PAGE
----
Open Spaces: Windows to a View (2010-2011)
About the Artists
Judy's work is often taken from a response to the landscape and a feeling of coming home. "I am motivated by the vastness and solitude of the Alberta landscape and although there is stillness and peacefulness there is also movement and change." Judy's goal is to depict the fundamental essence of the landscape and simplify this into its basic elements.
Artist: Judy Ueda
Marjan is interested in socially-oriented work including the homeless count series she began in 2000. Interested in portraying statistics visually, she says, "It is very easy to dismiss a number on paper - a visual representation is much more powerful." Marjan has used 4060 monopoly houses to display Calgary's 2008 homeless count.
Artist: Marjan Eggermont
Roxanne is a Calgary-based emerging artist and a recent graduate of the Alberta College Art and Design drawing program. Her main practice consists of drawings and paintings that explore themes of gender, place and belonging. She has shown work throughout Calgary and parts of the United States.
Her collection of two-dimensional painted works for OPEN SPACES addresses ideas about community, identity and cultural diversity from a Calgary woman's perspective. The playful and approachable works address ideas about contemporary costuming and everyday social performance in an effort to define attitude and character that is distinctly Calgarian.
Roxanne currently works closely with artists with developmental disabilities as a studio and exhibition coordinator for the In-Definite Arts Society in Calgary.
Artist: Roxanne Driediger
"Erin is an emerging Calgary artist who investigates nostalgia, more specifically camp, as a means to access collective memory. Although the origins of the word are unclear, Susan Steward explains that camp has come to mean "an affection, or appreciation of manners and tastes commonly thought to be outlandish, vulgar or banal, implying both an imitation and the inauthentic."
- Stewart, Susan. On Longing. Durham and London: Duke University Press, 1993. Page 168
"The concept of collective memory is compelling," says the artist. "The idea that a single image can stir feelings in a myriad of viewers is emblematic of a deep-seated desire to belong to a group; it is human nature to seek connections with other individuals. I believe this desire becomes a shared experience enabling connections to form, thus providing a sense of comfort derived from the identification with larger cultural signifiers."
Learn more about Erin Belanger at www.erinbelanger.ca
Artist: Erin Belanger
Daniel J. Kirk
Based on community dialogue, artist Daniel J. Kirk’s urbanized BuY-productZ is a compelling and playful work exploring issues related to our urban environment. Daniel uses colour, humour and the creative organization of found materials to focus on Calgary, community and urban by-products.
Artist: Daniel J. Kirk
Rush Hour is a collaborative project originating from a unique program organized by Prospect called Studio C, an integrated Community Art and Resource Centre bringing together artists with and without disabilities. Local artist Terry Reynoldson worked with Studio C to create a dynamic installation about our shared experiences with others, both physical and emotional.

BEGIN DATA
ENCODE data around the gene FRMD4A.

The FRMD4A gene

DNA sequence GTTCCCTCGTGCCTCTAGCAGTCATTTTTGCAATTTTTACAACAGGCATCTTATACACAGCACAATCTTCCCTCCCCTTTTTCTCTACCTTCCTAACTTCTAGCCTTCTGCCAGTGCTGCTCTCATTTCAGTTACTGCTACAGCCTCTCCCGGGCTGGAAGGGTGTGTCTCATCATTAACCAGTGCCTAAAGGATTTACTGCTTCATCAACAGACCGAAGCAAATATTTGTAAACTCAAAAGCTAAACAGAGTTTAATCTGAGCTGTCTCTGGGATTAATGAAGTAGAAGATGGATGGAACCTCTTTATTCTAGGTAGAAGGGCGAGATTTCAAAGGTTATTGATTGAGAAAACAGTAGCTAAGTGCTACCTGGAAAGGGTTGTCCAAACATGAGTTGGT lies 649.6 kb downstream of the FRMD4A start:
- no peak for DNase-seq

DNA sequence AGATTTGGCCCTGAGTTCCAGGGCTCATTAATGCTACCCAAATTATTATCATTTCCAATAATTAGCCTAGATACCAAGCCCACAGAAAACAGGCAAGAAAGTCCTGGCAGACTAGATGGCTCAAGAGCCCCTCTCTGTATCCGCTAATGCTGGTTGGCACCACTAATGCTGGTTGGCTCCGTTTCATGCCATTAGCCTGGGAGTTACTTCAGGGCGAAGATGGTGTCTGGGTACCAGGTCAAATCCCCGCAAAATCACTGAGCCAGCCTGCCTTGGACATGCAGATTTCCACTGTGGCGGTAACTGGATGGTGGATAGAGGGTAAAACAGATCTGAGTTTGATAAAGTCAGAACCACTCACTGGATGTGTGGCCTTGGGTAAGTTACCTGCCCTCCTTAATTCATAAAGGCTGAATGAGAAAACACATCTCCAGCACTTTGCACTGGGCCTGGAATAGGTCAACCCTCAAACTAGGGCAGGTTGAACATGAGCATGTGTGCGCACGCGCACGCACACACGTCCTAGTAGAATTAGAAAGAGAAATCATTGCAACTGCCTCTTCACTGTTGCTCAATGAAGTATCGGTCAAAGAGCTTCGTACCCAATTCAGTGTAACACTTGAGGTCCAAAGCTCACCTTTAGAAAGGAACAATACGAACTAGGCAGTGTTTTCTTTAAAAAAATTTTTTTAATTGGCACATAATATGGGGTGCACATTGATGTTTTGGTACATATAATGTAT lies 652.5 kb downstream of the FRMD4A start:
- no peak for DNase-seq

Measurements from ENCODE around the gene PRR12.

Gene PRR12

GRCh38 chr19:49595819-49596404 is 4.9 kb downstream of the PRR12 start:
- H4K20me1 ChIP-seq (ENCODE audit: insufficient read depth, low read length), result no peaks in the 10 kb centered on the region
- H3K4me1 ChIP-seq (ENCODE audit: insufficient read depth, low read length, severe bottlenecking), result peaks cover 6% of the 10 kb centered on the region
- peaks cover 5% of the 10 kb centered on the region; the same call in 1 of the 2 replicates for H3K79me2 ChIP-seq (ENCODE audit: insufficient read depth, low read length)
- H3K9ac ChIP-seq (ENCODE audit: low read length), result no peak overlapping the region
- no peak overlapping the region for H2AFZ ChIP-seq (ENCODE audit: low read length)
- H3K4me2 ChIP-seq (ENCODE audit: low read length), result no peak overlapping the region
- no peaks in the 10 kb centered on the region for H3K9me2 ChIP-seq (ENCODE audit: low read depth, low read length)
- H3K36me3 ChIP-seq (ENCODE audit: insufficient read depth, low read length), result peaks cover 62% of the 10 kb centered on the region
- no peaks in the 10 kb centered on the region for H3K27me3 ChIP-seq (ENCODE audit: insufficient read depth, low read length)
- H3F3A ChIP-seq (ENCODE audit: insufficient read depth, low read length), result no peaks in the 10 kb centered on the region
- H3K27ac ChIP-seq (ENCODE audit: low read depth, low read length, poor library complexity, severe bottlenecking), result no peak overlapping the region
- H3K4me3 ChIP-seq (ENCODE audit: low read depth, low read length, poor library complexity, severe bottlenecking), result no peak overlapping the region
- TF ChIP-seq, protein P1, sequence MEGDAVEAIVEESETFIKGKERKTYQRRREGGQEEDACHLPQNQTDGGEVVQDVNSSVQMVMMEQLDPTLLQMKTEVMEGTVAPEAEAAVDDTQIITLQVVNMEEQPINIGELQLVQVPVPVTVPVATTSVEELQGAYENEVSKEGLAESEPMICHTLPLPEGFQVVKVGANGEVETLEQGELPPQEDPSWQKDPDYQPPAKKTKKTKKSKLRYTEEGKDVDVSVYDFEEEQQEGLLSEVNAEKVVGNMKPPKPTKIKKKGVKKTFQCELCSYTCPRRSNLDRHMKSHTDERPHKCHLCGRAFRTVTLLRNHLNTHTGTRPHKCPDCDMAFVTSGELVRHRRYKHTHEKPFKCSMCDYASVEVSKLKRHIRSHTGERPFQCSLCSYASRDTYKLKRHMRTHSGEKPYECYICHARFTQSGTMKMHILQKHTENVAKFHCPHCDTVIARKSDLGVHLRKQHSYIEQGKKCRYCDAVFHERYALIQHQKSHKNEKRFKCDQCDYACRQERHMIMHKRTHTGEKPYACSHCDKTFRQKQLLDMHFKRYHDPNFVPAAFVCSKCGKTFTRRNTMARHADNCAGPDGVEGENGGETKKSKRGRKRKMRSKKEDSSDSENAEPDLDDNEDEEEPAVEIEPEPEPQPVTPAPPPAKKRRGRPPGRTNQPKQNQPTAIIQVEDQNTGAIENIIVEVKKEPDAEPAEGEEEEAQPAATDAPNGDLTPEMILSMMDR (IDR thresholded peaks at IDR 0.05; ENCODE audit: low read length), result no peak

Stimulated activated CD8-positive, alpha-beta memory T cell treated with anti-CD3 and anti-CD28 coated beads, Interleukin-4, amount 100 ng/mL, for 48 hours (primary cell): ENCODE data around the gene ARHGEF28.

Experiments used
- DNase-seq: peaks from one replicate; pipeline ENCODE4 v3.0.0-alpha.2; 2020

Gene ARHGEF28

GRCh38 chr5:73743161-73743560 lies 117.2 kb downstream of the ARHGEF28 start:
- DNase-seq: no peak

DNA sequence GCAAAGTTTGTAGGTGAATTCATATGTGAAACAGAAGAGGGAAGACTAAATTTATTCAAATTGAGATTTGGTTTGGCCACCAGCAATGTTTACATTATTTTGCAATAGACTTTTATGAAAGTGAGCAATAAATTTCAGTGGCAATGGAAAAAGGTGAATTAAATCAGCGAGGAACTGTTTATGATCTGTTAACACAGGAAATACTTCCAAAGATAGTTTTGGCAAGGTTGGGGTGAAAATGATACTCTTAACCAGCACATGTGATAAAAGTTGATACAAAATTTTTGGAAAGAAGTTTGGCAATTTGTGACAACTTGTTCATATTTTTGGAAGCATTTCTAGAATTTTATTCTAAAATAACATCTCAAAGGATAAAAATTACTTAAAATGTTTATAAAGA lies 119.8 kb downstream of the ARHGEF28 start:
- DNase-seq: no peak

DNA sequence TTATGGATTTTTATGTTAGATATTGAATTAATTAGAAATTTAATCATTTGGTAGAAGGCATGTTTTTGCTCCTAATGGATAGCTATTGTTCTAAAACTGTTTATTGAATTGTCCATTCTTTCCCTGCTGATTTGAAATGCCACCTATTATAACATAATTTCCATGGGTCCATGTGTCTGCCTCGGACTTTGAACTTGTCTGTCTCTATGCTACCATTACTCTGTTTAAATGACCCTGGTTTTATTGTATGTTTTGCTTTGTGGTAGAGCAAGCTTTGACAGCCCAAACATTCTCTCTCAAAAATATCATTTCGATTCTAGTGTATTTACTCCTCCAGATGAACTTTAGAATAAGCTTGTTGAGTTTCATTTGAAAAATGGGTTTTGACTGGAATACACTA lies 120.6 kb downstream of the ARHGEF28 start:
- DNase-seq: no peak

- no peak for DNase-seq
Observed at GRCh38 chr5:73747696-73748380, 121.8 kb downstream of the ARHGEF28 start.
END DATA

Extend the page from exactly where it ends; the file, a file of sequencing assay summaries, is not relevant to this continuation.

Artist: Terry Reynoldson
Doug's The 12 depicts friends and family with attributes assigned to the original Twelve Apostles. Driediger explains, "Although each character manifests a halo, the characters are still very much ordinary people, as were the original 12."
Consisting of twelve portraits painted in the style of icon paintings, this vibrant display will change over the course of the exhibition run rotating each month with four new portraits. Residing in Calgary, Driediger is an Honours graduate from the Alberta College of Art and Design.
Artist: Doug Driediger
In Calgary Dream Log, Sarah Fuller combines the dreams submitted by Calgarians into a stream of conscious text to create a collaborative narrative of one night's dreaming in our city. Focusing on the transcription of events and emotions, Fuller uses text to explore the cognitive processes connected to dreams. According to the artist, "The work will represent an alternate reality within the city. Each day the citizens of Calgary go about their everyday lives – somewhat rationally and routinely, but at night the consciousness of the city transforms to that of fantastical and unpredictable." Fuller is a graduate of the Emily Carr College of Art and Design and currently lives and works in Banff.
Dreams, the subconscious and altered states are present in all aspects of Sarah Fuller's art production. These recurring themes weave themselves through her work, surfacing in explorations of place, memory and collaborative narratives. Through the language of art, the subconscious mind and its expression of dreams are made tangible. One of Sarah's main concerns is the role of artist as observer – not only in the world around her, but of the memory and of both the lived and dream experience. Sarah is interested in the cognitive processes connected to methodology and making the intangible tangible through visual documentation and cataloguing.
Artist: Sarah Fuller
With kind assistance from sponsor McLennan Ross LLP, The City of Calgary is pleased to present a chance for local artists to show their work in a highly visible downtown location.